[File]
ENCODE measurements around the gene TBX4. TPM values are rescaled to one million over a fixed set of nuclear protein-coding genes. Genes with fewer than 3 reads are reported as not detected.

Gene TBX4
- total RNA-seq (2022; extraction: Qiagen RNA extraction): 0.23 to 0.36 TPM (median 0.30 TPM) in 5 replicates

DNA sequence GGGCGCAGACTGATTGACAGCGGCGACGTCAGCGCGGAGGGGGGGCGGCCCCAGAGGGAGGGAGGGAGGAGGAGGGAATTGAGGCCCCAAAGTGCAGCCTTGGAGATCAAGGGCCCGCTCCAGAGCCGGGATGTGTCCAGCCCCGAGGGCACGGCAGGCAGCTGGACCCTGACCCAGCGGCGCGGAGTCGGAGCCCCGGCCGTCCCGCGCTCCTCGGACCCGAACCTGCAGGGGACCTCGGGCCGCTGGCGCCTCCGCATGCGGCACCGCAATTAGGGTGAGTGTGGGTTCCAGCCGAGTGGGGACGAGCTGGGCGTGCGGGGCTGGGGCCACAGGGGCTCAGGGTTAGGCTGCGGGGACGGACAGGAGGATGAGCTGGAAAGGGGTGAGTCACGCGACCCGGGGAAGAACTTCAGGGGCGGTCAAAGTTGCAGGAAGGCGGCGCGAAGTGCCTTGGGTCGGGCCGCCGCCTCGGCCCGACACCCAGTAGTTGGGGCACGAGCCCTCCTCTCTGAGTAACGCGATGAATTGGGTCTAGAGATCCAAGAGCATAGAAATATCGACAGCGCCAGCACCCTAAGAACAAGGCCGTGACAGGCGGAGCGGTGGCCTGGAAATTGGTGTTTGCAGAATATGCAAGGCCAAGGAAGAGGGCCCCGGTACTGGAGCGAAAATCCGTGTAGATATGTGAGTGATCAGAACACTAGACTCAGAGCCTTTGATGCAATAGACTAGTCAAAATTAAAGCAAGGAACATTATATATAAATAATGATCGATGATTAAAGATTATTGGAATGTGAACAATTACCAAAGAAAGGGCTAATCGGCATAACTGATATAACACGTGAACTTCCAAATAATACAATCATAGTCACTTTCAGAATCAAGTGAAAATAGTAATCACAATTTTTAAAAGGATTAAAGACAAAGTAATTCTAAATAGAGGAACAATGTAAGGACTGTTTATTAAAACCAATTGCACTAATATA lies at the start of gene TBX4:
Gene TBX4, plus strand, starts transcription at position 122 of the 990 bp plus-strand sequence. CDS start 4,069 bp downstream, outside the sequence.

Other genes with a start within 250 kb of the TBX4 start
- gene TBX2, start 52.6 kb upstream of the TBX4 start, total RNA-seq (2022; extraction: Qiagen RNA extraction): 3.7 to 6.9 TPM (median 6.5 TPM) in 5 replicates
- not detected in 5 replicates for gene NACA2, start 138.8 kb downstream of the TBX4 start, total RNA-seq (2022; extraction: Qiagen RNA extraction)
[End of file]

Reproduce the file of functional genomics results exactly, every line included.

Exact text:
ENCODE measurements around the gene TBX4. TPM values are rescaled to one million over a fixed set of nuclear protein-coding genes. Genes with fewer than 3 reads are reported as not detected.

Gene TBX4
- total RNA-seq (2022; extraction: Qiagen RNA extraction): 0.23 to 0.36 TPM (median 0.30 TPM) in 5 replicates

DNA sequence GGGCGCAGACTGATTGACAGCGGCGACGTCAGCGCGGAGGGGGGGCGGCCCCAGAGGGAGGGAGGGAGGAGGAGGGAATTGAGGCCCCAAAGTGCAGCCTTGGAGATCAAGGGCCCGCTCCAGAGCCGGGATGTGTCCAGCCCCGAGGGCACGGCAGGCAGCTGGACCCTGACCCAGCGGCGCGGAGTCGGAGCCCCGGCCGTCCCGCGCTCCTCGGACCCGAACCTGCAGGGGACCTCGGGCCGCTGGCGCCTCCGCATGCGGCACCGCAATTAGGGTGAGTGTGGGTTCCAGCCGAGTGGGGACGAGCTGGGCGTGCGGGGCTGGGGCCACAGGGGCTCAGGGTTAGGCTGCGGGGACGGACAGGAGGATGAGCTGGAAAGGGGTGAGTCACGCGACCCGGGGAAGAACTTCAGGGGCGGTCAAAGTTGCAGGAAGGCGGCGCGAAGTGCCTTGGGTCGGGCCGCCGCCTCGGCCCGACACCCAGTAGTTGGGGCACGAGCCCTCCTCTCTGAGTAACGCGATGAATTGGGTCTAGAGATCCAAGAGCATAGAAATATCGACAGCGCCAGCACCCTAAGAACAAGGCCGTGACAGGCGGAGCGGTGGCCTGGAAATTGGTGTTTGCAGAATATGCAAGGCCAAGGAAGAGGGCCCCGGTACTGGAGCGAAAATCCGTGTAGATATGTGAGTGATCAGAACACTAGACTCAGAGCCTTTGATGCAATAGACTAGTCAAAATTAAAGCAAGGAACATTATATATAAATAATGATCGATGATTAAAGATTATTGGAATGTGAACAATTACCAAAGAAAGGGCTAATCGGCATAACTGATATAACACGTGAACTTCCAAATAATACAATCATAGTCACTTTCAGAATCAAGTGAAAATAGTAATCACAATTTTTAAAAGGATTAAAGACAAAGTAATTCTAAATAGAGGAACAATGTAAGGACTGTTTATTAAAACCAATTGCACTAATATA lies at the start of gene TBX4:
Gene TBX4, plus strand, starts transcription at position 122 of the 990 bp plus-strand sequence. CDS start 4,069 bp downstream, outside the sequence.

Other genes with a start within 250 kb of the TBX4 start
- gene TBX2, start 52.6 kb upstream of the TBX4 start, total RNA-seq (2022; extraction: Qiagen RNA extraction): 3.7 to 6.9 TPM (median 6.5 TPM) in 5 replicates
- not detected in 5 replicates for gene NACA2, start 138.8 kb downstream of the TBX4 start, total RNA-seq (2022; extraction: Qiagen RNA extraction)